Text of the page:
So for the “I Want to Become a Cephalopod” project, it seems kind of kooky to learn to move like an octopus or to think about the octopus as a paragon of thinking forward about how we might adapt. But then you look into it and realize that there are all kinds of things about how we use our bodies or how we think about what a group consciousness is that are pretty relevant. And the mechanism for which you do that is a somatic movement exercise, which can seem sort of absurd but is also a way of getting you to think in a broader sense that maybe we don’t always have to look to the technology of the future and to digital and machine things to think about how we might adapt.

But there are things to be learned by looking backward or to the side, like a lot of the indigenous practices like selective burning that have been done for a long time to control forest fires. We realize that there’s wisdom in these things that we may have discounted as being naive as opposed to that western industrial capitalist monster of progress.

In the show, even with Heather’s piece, my fantasy would be that virus that increases feelings of love could get broken in the Supreme Court offices. Or people who need it would get it. It’s the idea that maybe we just need to change ourselves because we are flawed in our construction. There’s a bit of playfulness in it because I don’t want the show to feel depressing.

Candice Lin, ‘Verdant Curtain,’ 2020, jacquard woven tapestries. Photo by Henrik Kam

48 HILLS What do you hope people take away from the exhibit?

ELIZABETH THOMAS Things are happening all around us that are showing us that we as humans are not as exceptional as we thought, especially industrialized humans who have built machines and industrialized agriculture to feel apart from all of these things in nature in order to feel our superiority.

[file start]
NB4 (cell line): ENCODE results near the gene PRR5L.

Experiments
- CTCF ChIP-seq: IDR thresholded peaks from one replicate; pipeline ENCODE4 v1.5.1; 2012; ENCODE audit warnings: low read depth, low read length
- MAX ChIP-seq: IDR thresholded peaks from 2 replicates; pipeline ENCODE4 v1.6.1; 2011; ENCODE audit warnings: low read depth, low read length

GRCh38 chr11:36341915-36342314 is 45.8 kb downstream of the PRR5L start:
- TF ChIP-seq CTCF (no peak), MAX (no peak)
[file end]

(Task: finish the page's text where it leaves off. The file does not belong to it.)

Most of the people going in there are probably going to have some feeling that that’s wrong on some level, but maybe not realize the degree to which it’s embedded in kind of everything we do and think. So just really opening up a sense of space for contemplating this reality of time and what our relationship is to the universe around us on Earth and potentially outside of it. And even contemplating the idea that humans might not exist, like all of these things are possibilities in the future. None of it is scripted yet, and I think part of the message is it’s not over. There are things we can do and ways we can change. 

It’s funny because there’s no tagline for the show, but it’s a simple idea at its core: Here are different ways people can help us see these things about the world. It is about helping us reframe the way we imagine ourselves on Earth and our relationship to everything. It’s populist at its heart because they all hit at things that are relatable to us—to all of us living.

MYR runs through August 27 at McEvoy Foundation for the Arts, SF. Free, more info here.

48 Hills welcomes comments in the form of letters to the editor, which you can submit here. We also invite you to join the conversation on our FacebookTwitter, and Instagram

Joshua Rotter
Joshua Rotter
Joshua Rotter is a contributing writer for 48 Hills. He’s also written for the San Francisco Bay Guardian, SF Weekly, SF Examiner, SF Chronicle, and CNET.